Peace and Kindness

This blog post was written by Bridget Yoko, Wellness Guide at The Village School.

Over the summer, I had the privilege of attending WISSIT (the Washington International School Summer Institute for Teachers).  To say that the learning experience was inspirational would be an understatement. I was surrounded by some of the best educators from around the globe. Each day, I soaked in the messages of hope, peace, kindness, empathy, inclusion, and community. When the week concluded, I continued to reflect on the following questions: 

  • What stories are we telling?
  • Whose stories are missing?
  • How can we create a community of peace?
  • How can we create a community of kindness?

I knew that I had to find a way to better utilize our Health and Wellness time at The Village School to think about the stories we tell, whose stories were missing in our community, and how we can take those stories and create a more peaceful and kind community together.

Following my participation in the Art Happenings titled “Reflection of Peace” by Ellen Lafferty of Sacred Heart School and “Telling the Untold Stories of Black Joy through 100 Languages” by Marla McLean of School Within School (DCPS), I set out to find ways to inspire our learners to reflect on how peace and kindness look and feel, and how they can spread peace and kindness to each other. 

In our Adventure middle school studio, we listened to the stories of Unsung Heroes like the story of Alie and the way one person’s friendship impacted her life. We examined the photographs taken by Thomas Holton, another WISSIT-inspired activity, and asked ourselves about the emotions the family was expressing and whose story was being told. The learners were challenged to share their own stories of bravery, joy, hardship, challenge, accomplishment, etc. We thought about how each of our stories contributes to the knowledge and impact we all have on each other. Each of us brings something special, something of value and importance to our community. 

Similar activities were shared with our Discovery elementary school learners. As we explored peace and kindness, we had one big question left to answer: How do we want to be remembered? The learners thought about the questions: In 20 years from now, when a studiomate of mine opens the yearbook and looks at a picture of me, what do I hope they say? What do I hope my impact has been? 

At the end of the third session, after 10 weeks of diving deep into the stories of others and the impact that being kind and peaceful can have, our learners each created their own stamp to represent what peace or kindness means to them, symbolizing the mark they hope to leave on our community. They started with a brainstorm about experiences, images, and colors that represented peace or kindness. Then, they created a symbol. At that point, it was time for the hard and meticulous work of transferring their symbol to a linoleum block. Each learner hand-carved their design, painted it, and stamped it onto canvas. As our Guide team watched the learners excitedly working, they became inspired as well. In one of our afternoon professional development sessions, we each created our own symbols with the help of some of our older middle school learners. The culminating piece was a short video message for parents and fellow studiomates so that they could learn more about what each symbol represents.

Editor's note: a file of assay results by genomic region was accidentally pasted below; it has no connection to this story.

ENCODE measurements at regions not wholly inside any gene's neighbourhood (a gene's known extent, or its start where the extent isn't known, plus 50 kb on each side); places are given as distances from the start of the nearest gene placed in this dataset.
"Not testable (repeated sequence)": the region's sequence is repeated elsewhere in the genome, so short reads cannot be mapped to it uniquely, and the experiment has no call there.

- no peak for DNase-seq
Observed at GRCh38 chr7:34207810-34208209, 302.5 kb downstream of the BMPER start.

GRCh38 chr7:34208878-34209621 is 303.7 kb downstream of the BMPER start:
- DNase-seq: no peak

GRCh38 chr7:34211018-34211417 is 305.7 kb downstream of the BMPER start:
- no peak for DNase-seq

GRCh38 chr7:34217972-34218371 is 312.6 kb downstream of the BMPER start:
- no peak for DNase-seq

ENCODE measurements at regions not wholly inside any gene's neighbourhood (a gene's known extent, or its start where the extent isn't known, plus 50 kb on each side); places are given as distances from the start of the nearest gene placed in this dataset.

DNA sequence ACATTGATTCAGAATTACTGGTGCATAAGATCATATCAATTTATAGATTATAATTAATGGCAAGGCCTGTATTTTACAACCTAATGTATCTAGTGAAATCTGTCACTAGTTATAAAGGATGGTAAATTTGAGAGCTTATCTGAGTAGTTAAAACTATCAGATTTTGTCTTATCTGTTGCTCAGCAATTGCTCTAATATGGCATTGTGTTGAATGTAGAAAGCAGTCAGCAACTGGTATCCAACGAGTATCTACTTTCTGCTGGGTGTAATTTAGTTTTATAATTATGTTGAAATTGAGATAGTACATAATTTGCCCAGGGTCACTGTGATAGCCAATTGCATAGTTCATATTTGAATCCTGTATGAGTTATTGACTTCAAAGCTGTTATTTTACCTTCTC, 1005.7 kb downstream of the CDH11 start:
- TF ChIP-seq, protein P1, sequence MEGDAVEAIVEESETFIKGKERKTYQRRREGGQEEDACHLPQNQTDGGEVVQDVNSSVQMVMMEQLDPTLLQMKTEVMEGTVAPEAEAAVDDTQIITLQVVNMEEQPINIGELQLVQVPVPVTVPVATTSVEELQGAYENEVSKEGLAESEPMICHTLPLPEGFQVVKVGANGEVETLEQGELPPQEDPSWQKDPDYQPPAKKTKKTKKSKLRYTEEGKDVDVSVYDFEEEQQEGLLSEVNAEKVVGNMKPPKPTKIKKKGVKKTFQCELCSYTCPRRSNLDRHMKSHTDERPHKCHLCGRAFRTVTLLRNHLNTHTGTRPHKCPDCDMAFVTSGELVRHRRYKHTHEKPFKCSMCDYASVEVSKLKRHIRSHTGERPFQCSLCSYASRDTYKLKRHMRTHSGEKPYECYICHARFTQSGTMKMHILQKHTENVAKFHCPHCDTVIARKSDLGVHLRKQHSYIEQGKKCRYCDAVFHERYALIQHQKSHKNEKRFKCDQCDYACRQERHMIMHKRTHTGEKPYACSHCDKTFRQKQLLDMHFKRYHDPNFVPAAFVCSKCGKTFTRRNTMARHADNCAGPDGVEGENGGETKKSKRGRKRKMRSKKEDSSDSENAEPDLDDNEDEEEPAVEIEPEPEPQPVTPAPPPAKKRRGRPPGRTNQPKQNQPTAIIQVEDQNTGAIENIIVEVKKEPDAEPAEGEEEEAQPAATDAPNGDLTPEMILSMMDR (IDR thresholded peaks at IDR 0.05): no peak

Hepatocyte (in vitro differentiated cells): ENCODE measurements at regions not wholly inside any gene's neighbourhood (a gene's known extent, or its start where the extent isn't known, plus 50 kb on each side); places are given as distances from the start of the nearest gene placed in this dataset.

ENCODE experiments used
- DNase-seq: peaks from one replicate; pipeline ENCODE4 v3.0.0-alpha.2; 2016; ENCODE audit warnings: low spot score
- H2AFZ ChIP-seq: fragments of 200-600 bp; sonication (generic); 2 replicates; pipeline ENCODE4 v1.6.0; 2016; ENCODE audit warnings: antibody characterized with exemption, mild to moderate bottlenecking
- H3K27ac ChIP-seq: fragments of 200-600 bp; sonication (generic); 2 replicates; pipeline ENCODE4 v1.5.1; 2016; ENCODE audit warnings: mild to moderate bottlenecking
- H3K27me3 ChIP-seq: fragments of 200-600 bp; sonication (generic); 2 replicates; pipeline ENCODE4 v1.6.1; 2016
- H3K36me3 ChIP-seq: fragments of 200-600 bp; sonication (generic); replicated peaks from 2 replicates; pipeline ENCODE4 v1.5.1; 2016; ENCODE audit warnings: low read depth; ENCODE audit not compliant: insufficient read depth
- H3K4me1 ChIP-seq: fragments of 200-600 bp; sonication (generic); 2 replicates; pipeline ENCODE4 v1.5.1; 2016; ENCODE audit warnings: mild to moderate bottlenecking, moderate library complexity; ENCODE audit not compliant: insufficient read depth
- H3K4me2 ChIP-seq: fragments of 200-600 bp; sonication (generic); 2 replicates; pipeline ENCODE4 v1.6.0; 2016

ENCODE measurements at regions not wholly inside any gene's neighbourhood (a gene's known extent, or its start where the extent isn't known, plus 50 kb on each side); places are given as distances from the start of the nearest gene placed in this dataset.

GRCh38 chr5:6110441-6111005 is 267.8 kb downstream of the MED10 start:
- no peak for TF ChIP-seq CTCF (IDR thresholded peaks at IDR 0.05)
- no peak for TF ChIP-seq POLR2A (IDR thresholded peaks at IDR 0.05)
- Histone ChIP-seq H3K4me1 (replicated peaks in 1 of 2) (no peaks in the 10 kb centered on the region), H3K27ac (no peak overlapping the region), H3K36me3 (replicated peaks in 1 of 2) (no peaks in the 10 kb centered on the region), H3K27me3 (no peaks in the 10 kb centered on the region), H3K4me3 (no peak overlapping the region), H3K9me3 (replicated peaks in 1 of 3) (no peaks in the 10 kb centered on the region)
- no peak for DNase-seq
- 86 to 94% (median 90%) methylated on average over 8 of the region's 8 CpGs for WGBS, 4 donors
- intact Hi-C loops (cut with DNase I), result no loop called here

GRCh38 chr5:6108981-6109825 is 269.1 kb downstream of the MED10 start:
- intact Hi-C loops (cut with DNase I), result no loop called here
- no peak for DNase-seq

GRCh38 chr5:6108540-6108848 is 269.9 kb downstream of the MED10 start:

There were symbols connected to nature, animals, friendship, the ripple effect we have on others, reading, family, and so much more. 

There were symbols connected to nature, animals, friendship, the ripple effect we have on others, reading, family, and so much more. 

One of our Adventure middle school learners, Vivien, created a heart with olive branches, symbolizing peace, and shared that “a peaceful world is one where everyone is valued.” Other quotes from our learners that we found inspiring were:

“My symbol is a ripple, like a ripple of kindness.  Kind of like a stone being thrown into the water. I think of it like my bunny’s feet. How I am going to spread peace and kindness is doing small things to be peaceful and kind and I think that will help because little things everywhere make one big thing. “ – Ivy, Discovery Learner, age 10

“Kindness means holding my heart.” – Spark Learner, Age 5

“Kindness is a  note to somebody, like a thank you for being nice to me.” – Spark Learner, Age 6

“Peace and kindness means that people love us and help us.” – Spark Learner, Age 4

“A truly peaceful world would look like no wars and everyone getting along with peace and harmony.” – Adventure Learner, Age 12

Our learners have shared their stories of hope, joy, challenge, achievement, and inspiration. Their voices are valuable and have brought more peace and kindness to our community. 

The Village School is a learner-centered “micro” school located in Arlington, Virginia, that serves 80 learners from pre-kindergarten through eighth grade in three mixed-age groups. The School’s design has been inspired by the best practices of Montessori, Reggio Emilia, project-based learning, and of course, Project Zero pedagogical approaches. In line with Ron Ritchhart’s research on the cultural force of language in school settings, Village School classrooms are called studios, students are referred to as learners, and teachers are guides. 

Bridget, The Village School’s Wellness Guide, is responsible for working with all learners across all studios to develop healthy mindsets and discover personal wellness approaches. Bridget attended WISSIT in 2023; the immersive week-long experience was deeply inspiring to her. She made many connections between the throughlines of WISSIT and her role in her school community. This piece captures the heart of #BeyondWISSIT as Bridget’s inspiration carried through in her Wellness lessons this past fall at The Village School.